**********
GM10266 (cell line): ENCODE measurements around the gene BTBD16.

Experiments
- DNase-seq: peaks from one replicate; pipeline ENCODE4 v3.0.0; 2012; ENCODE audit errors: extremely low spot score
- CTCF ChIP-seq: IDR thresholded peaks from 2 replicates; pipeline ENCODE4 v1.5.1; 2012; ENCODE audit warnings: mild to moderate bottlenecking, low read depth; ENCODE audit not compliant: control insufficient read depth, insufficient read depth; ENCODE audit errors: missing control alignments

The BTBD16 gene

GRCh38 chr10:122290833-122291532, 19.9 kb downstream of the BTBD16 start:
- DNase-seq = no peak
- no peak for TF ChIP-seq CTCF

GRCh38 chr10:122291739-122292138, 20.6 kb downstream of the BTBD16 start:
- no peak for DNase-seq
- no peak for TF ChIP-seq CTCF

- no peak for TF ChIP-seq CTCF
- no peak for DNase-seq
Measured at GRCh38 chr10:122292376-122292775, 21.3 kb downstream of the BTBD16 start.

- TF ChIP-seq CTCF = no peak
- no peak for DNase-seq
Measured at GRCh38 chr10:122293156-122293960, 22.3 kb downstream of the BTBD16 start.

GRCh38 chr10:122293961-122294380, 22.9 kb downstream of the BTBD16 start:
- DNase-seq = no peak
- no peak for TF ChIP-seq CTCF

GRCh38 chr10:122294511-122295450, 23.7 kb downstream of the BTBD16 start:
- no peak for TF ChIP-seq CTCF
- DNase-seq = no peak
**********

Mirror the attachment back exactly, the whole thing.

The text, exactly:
GM10266 (cell line): ENCODE measurements around the gene BTBD16.

Experiments
- DNase-seq: peaks from one replicate; pipeline ENCODE4 v3.0.0; 2012; ENCODE audit errors: extremely low spot score
- CTCF ChIP-seq: IDR thresholded peaks from 2 replicates; pipeline ENCODE4 v1.5.1; 2012; ENCODE audit warnings: mild to moderate bottlenecking, low read depth; ENCODE audit not compliant: control insufficient read depth, insufficient read depth; ENCODE audit errors: missing control alignments

The BTBD16 gene

GRCh38 chr10:122290833-122291532, 19.9 kb downstream of the BTBD16 start:
- DNase-seq = no peak
- no peak for TF ChIP-seq CTCF

GRCh38 chr10:122291739-122292138, 20.6 kb downstream of the BTBD16 start:
- no peak for DNase-seq
- no peak for TF ChIP-seq CTCF

- no peak for TF ChIP-seq CTCF
- no peak for DNase-seq
Measured at GRCh38 chr10:122292376-122292775, 21.3 kb downstream of the BTBD16 start.

- TF ChIP-seq CTCF = no peak
- no peak for DNase-seq
Measured at GRCh38 chr10:122293156-122293960, 22.3 kb downstream of the BTBD16 start.

GRCh38 chr10:122293961-122294380, 22.9 kb downstream of the BTBD16 start:
- DNase-seq = no peak
- no peak for TF ChIP-seq CTCF

GRCh38 chr10:122294511-122295450, 23.7 kb downstream of the BTBD16 start:
- no peak for TF ChIP-seq CTCF
- DNase-seq = no peak